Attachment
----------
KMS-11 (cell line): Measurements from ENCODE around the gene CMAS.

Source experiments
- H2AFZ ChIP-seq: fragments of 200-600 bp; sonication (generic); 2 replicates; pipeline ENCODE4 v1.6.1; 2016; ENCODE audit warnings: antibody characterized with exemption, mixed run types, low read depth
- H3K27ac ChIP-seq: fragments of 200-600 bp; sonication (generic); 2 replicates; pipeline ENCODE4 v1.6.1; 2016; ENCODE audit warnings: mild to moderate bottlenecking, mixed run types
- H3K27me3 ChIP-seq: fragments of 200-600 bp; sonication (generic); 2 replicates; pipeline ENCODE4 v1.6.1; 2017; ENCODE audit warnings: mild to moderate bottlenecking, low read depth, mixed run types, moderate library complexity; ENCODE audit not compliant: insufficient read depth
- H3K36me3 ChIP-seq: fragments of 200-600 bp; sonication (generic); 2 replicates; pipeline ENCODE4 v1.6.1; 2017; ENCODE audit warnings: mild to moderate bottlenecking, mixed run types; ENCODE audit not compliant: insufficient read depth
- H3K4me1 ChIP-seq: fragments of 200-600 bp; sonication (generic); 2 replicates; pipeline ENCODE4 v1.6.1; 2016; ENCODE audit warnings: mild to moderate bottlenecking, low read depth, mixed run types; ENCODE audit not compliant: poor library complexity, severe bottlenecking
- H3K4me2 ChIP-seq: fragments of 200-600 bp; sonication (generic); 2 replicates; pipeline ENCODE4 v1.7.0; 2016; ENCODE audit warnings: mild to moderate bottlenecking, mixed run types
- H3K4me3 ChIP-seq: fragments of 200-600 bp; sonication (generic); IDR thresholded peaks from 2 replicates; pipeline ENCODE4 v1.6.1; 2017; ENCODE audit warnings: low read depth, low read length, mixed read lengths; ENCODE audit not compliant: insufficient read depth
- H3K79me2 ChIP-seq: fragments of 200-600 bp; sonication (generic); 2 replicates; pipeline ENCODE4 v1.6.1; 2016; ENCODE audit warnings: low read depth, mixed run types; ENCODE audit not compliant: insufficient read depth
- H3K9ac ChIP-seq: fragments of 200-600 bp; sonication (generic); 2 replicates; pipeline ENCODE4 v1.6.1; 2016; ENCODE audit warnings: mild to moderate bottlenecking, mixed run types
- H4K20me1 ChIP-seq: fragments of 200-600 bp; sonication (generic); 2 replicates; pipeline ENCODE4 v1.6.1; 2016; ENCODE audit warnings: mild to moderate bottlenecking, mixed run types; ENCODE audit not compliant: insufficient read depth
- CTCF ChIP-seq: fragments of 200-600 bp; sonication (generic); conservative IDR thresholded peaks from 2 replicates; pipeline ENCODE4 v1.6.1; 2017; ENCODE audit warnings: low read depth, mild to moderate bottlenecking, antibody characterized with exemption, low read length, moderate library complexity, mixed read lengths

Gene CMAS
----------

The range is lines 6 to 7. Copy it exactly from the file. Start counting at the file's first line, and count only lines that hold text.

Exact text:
- H3K36me3 ChIP-seq: fragments of 200-600 bp; sonication (generic); 2 replicates; pipeline ENCODE4 v1.6.1; 2017; ENCODE audit warnings: mild to moderate bottlenecking, mixed run types; ENCODE audit not compliant: insufficient read depth
- H3K4me1 ChIP-seq: fragments of 200-600 bp; sonication (generic); 2 replicates; pipeline ENCODE4 v1.6.1; 2016; ENCODE audit warnings: mild to moderate bottlenecking, low read depth, mixed run types; ENCODE audit not compliant: poor library complexity, severe bottlenecking